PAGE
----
# Using Lie-Trotter Integrators for solving PDEs

I'm new to numerical methods for solving PDEs, so the following might contain mistakes. I need to solve an instance of the KdV equation

$$u_t = -uu_x - u_{xxx}, \quad u(0) = u_0 \tag 1$$

using symplectic splitting methods. The simplest of them appears to be the Lie-Trotter method, whereby I notice the equation is of the form

$$u_t = A(u) + B(u) \tag 2$$

with $$A$$ and $$B$$ being differential operators, one of them linear (say, $$B$$), and the other one non-linear ($$A$$).

Now, applying Lie-Trotter, my scheme should be something like

$$u(t_{k+1}) = \exp(B \Delta t (k+1))\exp(A \Delta t (k+1)) u_0 \tag 3$$

However, I have the following questions:

1. Is the scheme proposed in $$(3)$$ correct?
2. How can I express the operators $$A$$ and $$B$$ as matrices, so as to use them in $$(3)$$?
3. What would the scheme in $$(3)$$ look like for the KdV in $$(1)$$?
4. In case anything I posted is wrong, how would one solve the KdV in $$(1)$$ using Lie-Trotter or other symplectic splitting methods?

Thanks in advance

## 1 Answer

I think there is a bit of confusion about operator splitting. I'll detail the procedure for solving the problem below.

The idea behind operator splitting is fairly simple. If you start with a Cauchy problem of the form

$$\frac{du}{dt} = (A+B)u, \quad u(0) = u_{0}$$

where $$A, B$$ are some bounded linear operators, then the exact solution is given by

$$u = \exp((A+B)t)u_{0}$$

If $$A, B$$ commute, then this can be rewritten as

$$u = \exp(At)\exp(Bt)u_{0}$$

However, if $$A, B$$ don't commute, then using the Campbell-Baker-Hausdorff formula you have for small $$t$$

$$u \approx \exp(At)\exp(Bt)u_{0}$$

In the case of the KdV equation, you want to solve

$$\frac{du}{dt} = (N + L)u, \quad u(0) = u_{0}$$

where $$N$$ is your nonlinear operator $$N \equiv -u \partial_{x}$$ and $$L$$ your linear operator $$L \equiv \partial_{x}^{3}$$. Once you have discretised your spatial operators $$N$$ and $$L$$ (using finite differencing, a spectral method or some other approach) the sequential or Lie-Trotter procedure is then as follows

For each time slice $$t \in (t^{k}, t^{k+1}]$$

• Solve the nonlinear problem $$u' = Nu, \quad u_{\text{init}} = u(t^{k}) := u^{k}$$ and step size $$\Delta t \ll 1$$. Note that $$u^{k}$$ is the solution $$u$$ at the previous timestep. Usually, you would solve this using an explicit time stepper so you are solving a linear algebraic problem. For example, if you were to use forward Euler in time, backward Euler in space, this would become \begin{align} \partial_{t} u &= - u \partial_{x} u \\ \implies \frac{u^{k+1}_{n+1}-u^{k}_{n+1}}{\Delta t} &= - u^{k}_{n+1} \left( \frac{u^{k}_{n+1}-u^{k}_{n}}{\Delta x} \right) \\ \implies u^{k+1}_{n+1} &= u^{k}_{n+1} - \tilde{\gamma} (u^{k}_{n+1})^{2} + \tilde{\gamma} u^{k}_{n+1} u^{k}_{n} \end{align} where $$\tilde{\gamma} = \Delta t/\Delta x$$. Denoting the solution to the problem above by $$\tilde{u}$$, we write this as $$\tilde{u} = \exp(N \Delta t)u^{k}$$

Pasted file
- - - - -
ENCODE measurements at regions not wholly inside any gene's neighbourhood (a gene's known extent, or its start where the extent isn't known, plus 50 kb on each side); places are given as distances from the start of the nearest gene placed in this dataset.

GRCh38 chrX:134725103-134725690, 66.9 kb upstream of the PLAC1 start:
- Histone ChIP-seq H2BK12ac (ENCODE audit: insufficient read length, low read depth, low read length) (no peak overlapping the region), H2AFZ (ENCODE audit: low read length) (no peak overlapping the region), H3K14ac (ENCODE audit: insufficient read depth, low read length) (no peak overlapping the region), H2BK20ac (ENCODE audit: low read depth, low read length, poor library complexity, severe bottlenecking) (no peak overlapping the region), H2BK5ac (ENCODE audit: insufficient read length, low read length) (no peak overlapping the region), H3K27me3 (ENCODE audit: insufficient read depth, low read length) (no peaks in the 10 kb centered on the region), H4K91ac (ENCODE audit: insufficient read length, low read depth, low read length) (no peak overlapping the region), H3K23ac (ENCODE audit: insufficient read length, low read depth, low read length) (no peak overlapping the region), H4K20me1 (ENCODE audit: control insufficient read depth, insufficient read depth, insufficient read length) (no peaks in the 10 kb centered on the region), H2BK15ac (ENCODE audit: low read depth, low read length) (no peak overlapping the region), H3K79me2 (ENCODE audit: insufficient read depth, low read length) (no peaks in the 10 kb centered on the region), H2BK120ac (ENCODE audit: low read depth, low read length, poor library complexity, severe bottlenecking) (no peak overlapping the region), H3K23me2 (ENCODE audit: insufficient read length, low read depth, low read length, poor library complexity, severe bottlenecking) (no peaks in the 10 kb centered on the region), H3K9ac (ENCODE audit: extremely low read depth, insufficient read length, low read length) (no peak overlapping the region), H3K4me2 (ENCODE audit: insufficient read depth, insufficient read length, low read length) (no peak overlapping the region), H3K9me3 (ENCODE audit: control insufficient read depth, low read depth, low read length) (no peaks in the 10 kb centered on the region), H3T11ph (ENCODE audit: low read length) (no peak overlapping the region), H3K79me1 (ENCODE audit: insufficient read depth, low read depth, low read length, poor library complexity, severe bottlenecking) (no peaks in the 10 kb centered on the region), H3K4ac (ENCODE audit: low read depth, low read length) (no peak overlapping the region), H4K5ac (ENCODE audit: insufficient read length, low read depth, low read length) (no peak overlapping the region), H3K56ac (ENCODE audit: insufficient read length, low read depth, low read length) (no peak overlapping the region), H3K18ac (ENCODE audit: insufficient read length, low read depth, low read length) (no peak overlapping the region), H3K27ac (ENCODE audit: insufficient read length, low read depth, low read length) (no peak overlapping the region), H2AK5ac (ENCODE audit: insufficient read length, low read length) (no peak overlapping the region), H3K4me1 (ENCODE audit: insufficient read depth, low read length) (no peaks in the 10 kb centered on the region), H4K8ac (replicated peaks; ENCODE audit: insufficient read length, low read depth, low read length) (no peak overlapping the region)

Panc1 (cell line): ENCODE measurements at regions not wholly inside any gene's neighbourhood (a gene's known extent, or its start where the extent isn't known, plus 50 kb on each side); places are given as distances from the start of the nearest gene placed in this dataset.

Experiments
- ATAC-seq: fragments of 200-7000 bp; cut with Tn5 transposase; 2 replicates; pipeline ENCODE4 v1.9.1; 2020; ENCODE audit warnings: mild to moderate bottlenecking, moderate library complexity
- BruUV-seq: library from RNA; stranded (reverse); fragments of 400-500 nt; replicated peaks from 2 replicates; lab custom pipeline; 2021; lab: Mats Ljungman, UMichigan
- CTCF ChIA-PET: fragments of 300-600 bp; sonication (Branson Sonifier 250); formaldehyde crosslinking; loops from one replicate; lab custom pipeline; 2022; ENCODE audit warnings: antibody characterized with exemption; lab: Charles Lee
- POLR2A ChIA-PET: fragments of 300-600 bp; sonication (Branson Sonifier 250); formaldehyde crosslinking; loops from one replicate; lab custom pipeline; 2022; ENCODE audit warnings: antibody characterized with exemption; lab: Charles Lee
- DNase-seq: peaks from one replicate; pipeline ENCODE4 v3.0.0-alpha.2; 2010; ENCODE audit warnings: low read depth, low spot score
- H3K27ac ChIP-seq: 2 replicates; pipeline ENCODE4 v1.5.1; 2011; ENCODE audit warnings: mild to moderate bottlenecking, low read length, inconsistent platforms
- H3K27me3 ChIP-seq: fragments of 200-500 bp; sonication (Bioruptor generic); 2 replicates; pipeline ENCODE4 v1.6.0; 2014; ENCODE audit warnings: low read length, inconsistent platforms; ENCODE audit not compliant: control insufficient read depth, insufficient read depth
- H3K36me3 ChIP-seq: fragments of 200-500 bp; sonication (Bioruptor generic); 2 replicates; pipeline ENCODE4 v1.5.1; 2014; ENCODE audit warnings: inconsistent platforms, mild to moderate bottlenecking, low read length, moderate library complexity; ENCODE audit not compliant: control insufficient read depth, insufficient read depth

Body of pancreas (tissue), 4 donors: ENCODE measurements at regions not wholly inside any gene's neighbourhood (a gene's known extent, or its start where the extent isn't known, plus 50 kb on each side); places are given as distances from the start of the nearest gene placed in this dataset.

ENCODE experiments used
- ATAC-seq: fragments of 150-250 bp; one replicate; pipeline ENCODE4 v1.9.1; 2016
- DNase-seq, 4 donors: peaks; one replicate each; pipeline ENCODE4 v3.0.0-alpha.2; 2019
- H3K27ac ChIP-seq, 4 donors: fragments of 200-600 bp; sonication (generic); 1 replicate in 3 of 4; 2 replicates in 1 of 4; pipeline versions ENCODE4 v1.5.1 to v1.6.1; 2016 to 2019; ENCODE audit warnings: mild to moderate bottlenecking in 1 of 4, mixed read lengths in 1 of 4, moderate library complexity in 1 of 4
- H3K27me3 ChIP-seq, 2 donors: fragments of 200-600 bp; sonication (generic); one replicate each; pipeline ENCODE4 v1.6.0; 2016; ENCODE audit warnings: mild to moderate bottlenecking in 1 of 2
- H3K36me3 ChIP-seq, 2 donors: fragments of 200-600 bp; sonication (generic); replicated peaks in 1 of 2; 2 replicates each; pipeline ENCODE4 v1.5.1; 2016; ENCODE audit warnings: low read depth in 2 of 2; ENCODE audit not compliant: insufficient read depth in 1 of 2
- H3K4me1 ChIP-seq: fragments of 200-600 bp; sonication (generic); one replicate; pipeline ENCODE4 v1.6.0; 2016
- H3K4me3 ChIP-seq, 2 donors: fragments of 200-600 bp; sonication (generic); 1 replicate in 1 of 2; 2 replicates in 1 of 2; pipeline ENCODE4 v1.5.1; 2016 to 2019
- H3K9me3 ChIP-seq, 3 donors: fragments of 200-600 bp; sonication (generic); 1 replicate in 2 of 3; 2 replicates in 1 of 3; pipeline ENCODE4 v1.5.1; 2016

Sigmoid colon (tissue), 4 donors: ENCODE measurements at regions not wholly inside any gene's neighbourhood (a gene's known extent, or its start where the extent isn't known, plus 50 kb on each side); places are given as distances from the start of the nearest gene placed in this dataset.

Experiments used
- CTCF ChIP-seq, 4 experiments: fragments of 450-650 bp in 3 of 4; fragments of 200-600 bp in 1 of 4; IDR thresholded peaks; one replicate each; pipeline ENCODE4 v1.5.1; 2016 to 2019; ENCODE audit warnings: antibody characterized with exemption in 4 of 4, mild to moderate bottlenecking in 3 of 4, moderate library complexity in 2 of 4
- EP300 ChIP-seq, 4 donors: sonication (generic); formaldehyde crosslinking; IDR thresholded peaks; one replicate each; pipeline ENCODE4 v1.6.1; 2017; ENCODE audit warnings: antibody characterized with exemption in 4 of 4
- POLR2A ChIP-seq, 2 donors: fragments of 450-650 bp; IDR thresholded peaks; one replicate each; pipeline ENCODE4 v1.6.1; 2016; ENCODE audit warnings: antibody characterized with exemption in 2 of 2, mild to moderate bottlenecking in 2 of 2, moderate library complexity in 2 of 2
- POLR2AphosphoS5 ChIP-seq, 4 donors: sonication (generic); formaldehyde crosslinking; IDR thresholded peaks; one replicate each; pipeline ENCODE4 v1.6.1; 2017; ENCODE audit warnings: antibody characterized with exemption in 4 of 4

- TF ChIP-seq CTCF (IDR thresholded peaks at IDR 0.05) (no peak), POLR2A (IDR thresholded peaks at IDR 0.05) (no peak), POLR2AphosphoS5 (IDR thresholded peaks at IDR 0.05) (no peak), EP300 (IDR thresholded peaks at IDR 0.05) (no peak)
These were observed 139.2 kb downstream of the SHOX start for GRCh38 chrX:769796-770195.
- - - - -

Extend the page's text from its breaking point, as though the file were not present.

• Next, solve the linear problem $$u' = Lu, \quad u_{\text{init}} = \tilde{u}$$ with step size $$\Delta t$$. Note that $$\tilde{u}$$ now plays the role of initial condition. Usually, you would solve this using an implicit time stepper to make your scheme more robust. For example, if you were to use backward Euler in time, backward Euler in space, this would become \begin{align} \partial_{t} u &= - \partial_{x}^{3} u \\ \implies \frac{u^{k+1}_{n+1}-u^{k}_{n+1}}{\Delta t} &= \frac{u^{k+1}_{n+1} - 3u^{k+1}_{n} + 3u^{k+1}_{n-1} - u^{k+1}_{n-2}}{(\Delta x)^{3}} \\ \implies (1 - \hat{\gamma}) u^{k+1}_{n+1} + 3 \hat{\gamma} u^{k+1}_{n} - 3 \hat{\gamma} u^{k+1}_{n-1} + \hat{\gamma}u^{k+1}_{n-2} &= u^{k}_{n+1} \end{align} where $$\hat{\gamma} = \Delta t/(\Delta x)^{3}$$. Denoting the solution to the problem above by $$\hat{u}$$, we write this as $$\hat{u} = \exp(L \Delta t) \tilde{u}$$

• We now take the result from the linear solve to be the solution at $$t^{k+1}$$ and so the final solution is given by $$u(t^{k+1}) = \hat{u} = \exp(L \Delta t)\exp(N \Delta t)u(t^{k})$$

Note that this scheme is only $$\mathcal{O}(h)$$ accurate if your operators don't commute (as yours don't), irrespective of the numerical scheme. You can get $$\mathcal{O}(h^{2})$$ accuracy if you use the Strang splitting procedure, which is almost the same as the Lie-Trotter procedure, though you use half time steps for the nonlinear solve. This means you need to solve the nonlinear problem twice, once before the linear solve and once after the linear solve. This procedure yields the solution $$u(t^{k+1}) = \exp(N \Delta t/2)\exp(L \Delta t)\exp(N \Delta t/2)u(t^{k})$$